Wrestling With Potential 5
In our last blog, we discovered that it’s the privilege and right of every believer to discover what God is calling them to. It’s also the job of the pastor to make a space for them. As promised, I want to expand on that. I hope that it will help you understand the process and I would love to hear from other pastors how you interface with this responsibility.
Making space for people to do ministry is important, but it’s not the most important thing. I would say one of my most important functions is protecting God’s people. Historically, we would identify this mandate as the “Shepherd’s Role” of the Pastor. Jesus declared that His Kingdom would not be a top down organization when a fight broke out about who was the greatest (Matthew 20). We don’t collect power and then hold that over people’s heads chanting, “I’m in charge. You better do what I say.” It’s actually the opposite. Jesus demonstrated that leadership is more about serving. The worse the job, the more appropriate (John 13).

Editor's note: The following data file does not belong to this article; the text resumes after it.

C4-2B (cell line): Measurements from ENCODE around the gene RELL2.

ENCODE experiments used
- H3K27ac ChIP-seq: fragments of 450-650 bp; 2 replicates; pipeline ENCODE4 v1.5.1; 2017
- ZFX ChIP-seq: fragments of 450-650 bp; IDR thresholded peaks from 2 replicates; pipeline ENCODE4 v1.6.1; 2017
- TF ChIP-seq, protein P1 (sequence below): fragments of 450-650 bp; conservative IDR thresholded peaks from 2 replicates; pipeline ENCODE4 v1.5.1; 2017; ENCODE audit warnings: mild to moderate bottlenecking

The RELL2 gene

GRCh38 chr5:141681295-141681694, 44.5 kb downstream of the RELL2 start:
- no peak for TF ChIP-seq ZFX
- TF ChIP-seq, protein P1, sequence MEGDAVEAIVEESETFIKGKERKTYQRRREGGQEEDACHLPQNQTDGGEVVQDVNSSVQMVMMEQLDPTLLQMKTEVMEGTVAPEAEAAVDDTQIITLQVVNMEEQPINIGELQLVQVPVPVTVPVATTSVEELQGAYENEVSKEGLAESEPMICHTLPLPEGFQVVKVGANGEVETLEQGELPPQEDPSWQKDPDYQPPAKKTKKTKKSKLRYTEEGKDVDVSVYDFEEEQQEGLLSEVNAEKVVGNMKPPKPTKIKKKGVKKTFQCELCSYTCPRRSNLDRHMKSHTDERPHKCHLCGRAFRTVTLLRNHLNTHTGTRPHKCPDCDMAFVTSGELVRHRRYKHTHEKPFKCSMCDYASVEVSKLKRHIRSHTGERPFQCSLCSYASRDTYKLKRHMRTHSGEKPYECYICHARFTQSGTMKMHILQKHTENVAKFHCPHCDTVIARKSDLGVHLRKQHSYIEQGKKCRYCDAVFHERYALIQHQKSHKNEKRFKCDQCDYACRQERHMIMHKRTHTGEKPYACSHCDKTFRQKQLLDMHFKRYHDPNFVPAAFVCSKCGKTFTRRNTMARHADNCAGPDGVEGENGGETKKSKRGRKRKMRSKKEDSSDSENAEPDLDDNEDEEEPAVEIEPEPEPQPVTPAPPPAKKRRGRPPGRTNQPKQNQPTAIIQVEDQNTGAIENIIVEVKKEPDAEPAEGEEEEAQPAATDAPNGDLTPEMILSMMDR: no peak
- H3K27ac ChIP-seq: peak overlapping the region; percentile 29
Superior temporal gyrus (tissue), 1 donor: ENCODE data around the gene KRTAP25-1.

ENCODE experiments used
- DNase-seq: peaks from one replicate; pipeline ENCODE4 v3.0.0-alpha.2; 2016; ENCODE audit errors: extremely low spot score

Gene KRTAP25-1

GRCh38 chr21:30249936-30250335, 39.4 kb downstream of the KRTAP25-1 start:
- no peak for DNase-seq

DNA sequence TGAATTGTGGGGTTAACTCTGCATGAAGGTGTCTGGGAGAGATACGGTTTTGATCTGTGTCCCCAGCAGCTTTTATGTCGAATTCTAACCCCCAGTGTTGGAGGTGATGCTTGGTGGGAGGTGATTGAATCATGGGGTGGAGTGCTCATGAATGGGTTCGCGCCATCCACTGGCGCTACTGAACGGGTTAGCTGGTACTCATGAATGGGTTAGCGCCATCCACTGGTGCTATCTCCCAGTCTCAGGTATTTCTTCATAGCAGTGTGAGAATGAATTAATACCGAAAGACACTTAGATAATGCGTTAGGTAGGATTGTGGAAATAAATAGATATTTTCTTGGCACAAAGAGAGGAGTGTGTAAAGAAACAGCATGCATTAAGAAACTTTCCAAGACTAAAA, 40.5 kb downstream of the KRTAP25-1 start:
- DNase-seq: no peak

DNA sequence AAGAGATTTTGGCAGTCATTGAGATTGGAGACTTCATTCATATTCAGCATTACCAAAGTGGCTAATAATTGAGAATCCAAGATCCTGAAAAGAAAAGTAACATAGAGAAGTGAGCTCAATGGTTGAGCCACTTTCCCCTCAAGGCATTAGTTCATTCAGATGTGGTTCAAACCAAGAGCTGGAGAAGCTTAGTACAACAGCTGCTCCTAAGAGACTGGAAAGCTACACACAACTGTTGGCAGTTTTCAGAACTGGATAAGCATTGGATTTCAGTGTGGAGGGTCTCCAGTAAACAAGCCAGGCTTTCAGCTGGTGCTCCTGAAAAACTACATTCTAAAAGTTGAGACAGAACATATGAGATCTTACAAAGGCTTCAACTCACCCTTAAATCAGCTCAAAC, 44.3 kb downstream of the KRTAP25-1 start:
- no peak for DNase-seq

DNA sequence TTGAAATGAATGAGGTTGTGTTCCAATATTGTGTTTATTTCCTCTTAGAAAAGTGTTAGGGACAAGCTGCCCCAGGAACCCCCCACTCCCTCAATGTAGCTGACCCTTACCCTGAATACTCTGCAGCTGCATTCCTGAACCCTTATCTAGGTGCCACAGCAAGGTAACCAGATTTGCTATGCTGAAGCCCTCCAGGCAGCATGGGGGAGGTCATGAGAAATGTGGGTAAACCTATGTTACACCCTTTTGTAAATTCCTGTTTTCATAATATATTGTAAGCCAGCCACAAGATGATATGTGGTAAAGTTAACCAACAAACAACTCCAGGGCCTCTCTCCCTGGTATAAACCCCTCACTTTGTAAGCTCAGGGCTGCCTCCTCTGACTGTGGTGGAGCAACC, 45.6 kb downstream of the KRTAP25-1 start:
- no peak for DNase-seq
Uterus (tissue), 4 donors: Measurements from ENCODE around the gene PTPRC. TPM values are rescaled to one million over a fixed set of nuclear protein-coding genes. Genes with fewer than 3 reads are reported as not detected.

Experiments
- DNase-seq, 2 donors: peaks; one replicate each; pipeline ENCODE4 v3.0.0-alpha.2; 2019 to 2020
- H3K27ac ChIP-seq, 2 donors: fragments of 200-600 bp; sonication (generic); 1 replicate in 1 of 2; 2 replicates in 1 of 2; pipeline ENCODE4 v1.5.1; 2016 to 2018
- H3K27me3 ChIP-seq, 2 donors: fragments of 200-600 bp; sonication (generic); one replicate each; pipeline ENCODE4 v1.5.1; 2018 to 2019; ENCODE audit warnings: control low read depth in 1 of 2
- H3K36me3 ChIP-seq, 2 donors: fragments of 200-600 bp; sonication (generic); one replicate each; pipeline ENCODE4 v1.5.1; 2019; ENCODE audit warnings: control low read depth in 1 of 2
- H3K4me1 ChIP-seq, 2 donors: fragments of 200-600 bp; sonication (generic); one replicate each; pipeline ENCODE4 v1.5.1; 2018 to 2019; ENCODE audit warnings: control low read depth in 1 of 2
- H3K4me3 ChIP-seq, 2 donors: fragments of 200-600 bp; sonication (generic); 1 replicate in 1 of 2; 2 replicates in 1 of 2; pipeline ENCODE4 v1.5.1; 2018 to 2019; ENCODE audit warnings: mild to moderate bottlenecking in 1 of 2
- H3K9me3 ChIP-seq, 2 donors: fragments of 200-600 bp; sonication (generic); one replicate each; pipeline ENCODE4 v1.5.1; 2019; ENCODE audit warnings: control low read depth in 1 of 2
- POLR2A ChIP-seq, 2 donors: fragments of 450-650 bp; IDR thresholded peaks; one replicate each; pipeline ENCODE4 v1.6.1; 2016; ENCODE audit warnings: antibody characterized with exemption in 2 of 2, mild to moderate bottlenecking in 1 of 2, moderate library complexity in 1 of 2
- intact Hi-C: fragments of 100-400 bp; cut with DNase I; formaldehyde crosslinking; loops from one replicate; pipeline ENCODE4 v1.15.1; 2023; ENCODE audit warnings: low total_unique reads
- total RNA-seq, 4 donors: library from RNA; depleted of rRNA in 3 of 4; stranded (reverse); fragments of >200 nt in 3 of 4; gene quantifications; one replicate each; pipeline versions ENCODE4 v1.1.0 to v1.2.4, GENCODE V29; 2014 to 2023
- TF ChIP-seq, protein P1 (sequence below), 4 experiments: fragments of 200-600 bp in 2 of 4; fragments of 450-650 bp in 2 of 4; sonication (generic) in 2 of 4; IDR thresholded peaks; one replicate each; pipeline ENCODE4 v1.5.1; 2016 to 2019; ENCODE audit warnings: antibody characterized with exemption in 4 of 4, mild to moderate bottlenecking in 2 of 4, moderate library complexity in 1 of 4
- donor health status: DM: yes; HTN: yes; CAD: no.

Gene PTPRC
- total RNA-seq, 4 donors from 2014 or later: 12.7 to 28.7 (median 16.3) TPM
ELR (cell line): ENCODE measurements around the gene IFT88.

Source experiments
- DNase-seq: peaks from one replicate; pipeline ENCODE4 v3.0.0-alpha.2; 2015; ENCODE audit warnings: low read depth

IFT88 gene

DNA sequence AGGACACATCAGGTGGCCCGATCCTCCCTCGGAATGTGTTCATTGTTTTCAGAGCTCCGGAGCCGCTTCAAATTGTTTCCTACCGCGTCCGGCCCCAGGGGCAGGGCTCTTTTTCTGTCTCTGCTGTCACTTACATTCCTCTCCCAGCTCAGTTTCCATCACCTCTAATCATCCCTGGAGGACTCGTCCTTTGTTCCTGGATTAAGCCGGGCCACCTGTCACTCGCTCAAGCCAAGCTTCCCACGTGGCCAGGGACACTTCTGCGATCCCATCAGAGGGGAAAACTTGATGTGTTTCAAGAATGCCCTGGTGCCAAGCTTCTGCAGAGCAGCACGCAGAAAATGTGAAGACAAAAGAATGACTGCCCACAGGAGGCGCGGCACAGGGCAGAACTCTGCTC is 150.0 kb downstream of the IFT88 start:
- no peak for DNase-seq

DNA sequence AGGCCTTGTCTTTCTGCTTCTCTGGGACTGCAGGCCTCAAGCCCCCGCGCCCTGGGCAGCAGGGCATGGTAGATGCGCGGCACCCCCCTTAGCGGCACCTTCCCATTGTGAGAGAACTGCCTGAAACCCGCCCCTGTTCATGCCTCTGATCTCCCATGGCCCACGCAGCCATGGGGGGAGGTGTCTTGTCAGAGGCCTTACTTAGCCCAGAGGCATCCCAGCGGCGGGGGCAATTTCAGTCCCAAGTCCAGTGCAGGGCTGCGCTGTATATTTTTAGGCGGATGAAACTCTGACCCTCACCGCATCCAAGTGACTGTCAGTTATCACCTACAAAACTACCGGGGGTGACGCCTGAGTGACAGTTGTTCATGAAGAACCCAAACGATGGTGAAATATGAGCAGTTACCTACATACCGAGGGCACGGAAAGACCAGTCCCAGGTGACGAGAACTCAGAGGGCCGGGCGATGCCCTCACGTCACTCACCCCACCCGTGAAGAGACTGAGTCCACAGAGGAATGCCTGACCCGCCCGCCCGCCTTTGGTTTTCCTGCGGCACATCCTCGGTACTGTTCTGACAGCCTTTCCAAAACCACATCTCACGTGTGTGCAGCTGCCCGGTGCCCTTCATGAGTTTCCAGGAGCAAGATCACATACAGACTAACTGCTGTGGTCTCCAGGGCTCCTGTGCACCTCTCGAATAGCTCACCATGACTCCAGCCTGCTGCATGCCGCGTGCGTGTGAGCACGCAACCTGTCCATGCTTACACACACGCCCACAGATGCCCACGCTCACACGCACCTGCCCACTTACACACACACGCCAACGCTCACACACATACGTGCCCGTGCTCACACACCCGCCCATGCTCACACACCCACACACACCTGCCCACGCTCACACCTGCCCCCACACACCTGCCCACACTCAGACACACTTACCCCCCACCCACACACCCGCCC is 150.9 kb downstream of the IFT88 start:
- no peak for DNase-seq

So in any given environment I am serving in a bottom up dynamic. My role is to come alongside people and help them discover there place. I use my authority to make space for them to do what God is calling them to do. I grant authority through permission to act; through titles such as Ministry Leader; and I resource with authority with things like keys, checks, and fishy crackers.